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eScience embraces the power of massive and/or appliance computing with the power of massive, distributed and/or re-usable datasets. To obtain scientific value from data, it must be carefully curated. Its lineage and provenance must be known, its authenticity and integrity must be assured, any legal and ethical access constraints must be adhered to. There are significant communities of practice in data curation, many of which pre-date eScience. Scholars and scientists of different disciplines have different attitudes to the value of their data, and in many disciplines there is no culture of curation at all. We aim to bring together curators and researchers to explore the prospects for a more consistent approach, allowing greater interoperability of data and possibly opening new possibilities of scientific exploration.
One discipline where there is a growing body of work to promote open access to datasets with a view to their use and re-use, together with formal methods for the collection, description, validation and long-term storage of datasets is chemistry, and in particular the sub-discipline of crystallography. A number of projects have investigated aspects of the crystallography data workflow and implications for other branches of chemistry, including Comb-e-chem, R4L at the University of Southampton, eBank UK led by UKOLN at the University of Bath and SPECTRa led by the University of Cambridge and Imperial College.
The Digital Curation Centre (DCC) in a joint initiative with the JISC-funded eBank UK and SPECTRa projects, will deliver a workshop with the following objectives:
1) To describe the current "state-of-play" in digital curation best practice.
2) To use Chemistry as a discipline to illustrate a pro-active approach to data curation, where access, discovery, use, re-use and preservation of the data is fundamental to the advancement of the science.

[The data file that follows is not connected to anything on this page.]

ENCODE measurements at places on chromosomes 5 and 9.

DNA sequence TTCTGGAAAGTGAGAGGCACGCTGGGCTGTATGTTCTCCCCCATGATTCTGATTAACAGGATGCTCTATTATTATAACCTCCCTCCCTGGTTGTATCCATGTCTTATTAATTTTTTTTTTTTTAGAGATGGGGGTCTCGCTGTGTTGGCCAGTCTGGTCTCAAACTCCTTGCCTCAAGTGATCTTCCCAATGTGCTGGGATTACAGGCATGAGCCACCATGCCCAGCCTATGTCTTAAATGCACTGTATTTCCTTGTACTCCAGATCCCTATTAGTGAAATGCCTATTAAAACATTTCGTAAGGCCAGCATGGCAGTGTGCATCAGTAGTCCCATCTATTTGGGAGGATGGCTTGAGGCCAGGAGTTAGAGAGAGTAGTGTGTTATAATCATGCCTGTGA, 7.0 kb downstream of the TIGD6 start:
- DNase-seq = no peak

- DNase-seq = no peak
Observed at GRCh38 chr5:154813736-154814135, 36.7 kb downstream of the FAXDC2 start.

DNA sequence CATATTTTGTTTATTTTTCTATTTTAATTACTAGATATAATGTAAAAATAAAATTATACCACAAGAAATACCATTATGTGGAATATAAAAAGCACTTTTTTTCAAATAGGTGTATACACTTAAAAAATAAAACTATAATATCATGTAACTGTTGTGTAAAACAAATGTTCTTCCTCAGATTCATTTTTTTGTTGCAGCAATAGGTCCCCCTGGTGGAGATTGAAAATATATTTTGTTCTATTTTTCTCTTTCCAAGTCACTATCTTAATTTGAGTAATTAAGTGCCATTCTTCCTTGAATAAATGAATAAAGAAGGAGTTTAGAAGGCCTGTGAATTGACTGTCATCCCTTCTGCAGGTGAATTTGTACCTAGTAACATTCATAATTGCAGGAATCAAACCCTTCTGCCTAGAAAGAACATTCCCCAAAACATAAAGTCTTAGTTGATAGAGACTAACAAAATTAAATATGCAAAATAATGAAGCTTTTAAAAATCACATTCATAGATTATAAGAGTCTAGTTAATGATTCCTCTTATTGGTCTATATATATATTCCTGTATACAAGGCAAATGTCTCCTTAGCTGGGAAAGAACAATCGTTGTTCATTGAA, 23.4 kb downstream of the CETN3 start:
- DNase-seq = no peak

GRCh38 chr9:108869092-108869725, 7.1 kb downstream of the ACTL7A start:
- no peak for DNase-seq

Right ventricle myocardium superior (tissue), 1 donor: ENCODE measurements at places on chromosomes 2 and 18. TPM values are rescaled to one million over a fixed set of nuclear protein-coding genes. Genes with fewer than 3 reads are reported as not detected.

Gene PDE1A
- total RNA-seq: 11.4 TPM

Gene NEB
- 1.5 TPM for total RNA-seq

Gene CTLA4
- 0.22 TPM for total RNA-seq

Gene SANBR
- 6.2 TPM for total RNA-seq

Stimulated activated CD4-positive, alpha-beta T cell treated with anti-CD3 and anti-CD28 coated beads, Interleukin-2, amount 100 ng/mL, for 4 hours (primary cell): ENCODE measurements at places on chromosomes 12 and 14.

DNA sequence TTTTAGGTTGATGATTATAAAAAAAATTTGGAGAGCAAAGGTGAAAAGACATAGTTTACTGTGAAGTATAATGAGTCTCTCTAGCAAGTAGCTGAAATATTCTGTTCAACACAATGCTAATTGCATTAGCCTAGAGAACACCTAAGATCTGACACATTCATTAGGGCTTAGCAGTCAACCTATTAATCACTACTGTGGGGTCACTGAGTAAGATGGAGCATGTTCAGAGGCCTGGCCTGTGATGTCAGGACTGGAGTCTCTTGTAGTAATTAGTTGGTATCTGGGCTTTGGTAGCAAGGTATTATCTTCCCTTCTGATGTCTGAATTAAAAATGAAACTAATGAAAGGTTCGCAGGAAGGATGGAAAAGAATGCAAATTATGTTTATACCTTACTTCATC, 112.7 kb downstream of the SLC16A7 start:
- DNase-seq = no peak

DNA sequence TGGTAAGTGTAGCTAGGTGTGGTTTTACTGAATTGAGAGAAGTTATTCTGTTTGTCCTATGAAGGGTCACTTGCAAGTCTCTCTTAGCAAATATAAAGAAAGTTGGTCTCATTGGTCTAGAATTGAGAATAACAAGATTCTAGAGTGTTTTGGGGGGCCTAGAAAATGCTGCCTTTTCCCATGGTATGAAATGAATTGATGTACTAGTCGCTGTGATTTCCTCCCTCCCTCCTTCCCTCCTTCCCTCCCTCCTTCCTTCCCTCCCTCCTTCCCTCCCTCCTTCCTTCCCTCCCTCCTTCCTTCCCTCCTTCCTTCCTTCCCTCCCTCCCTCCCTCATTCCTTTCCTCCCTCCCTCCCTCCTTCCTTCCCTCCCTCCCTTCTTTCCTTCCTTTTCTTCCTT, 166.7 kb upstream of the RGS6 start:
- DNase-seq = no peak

3) To draw on the experience of other disciplines to illustrate user requirements, issues and barriers to implementation of curation methodologies.
4) To identify priority areas for further work to promote data curation amongst the wider community.
The workshop will start with invited speakers from the discipline of chemistry who will present their experience of curation and explore the requirements of assuring long-term access to data to support interdisciplinary science. This domain exemplar will be complemented by a call for contributions from other disciplines to illustrate their approaches to curation, the common challenges and discipline variation. There will also be a moderated discussion session. The outcomes of the workshop will be summarised in a Position Paper, and the individual papers may be published in the new electronic journal: the International Journal of Digital Curation.
Audience: The workshop is aimed at researchers and data curators from all disciplines.
Chair: Chris Rusbridge, Director, Digital Curation Centre (DCC).
Invited speakers: Dr Simon Coles / Dr Jeremy Frey, University of Southampton, Dr Peter Murray-Rust, University of Cambridge (to be confirmed).
Organiser: Dr Liz Lyon, UKOLN Director and Associate Director Outreach, DCC.
Contact: firstname.lastname@example.org Mini-workshop duration: 180 minutes.
Comb-e-chem : http://www.combechem.org/
R4L : http://r4l.eprints.org/about.html
e-Bank-UK : http://www.ukoln.ac.uk/projects/ebank-uk/
SPECTRa : http://www.lib.cam.ac.uk/spectra/
Digital Curation Centre : http://www.dcc.ac.uk/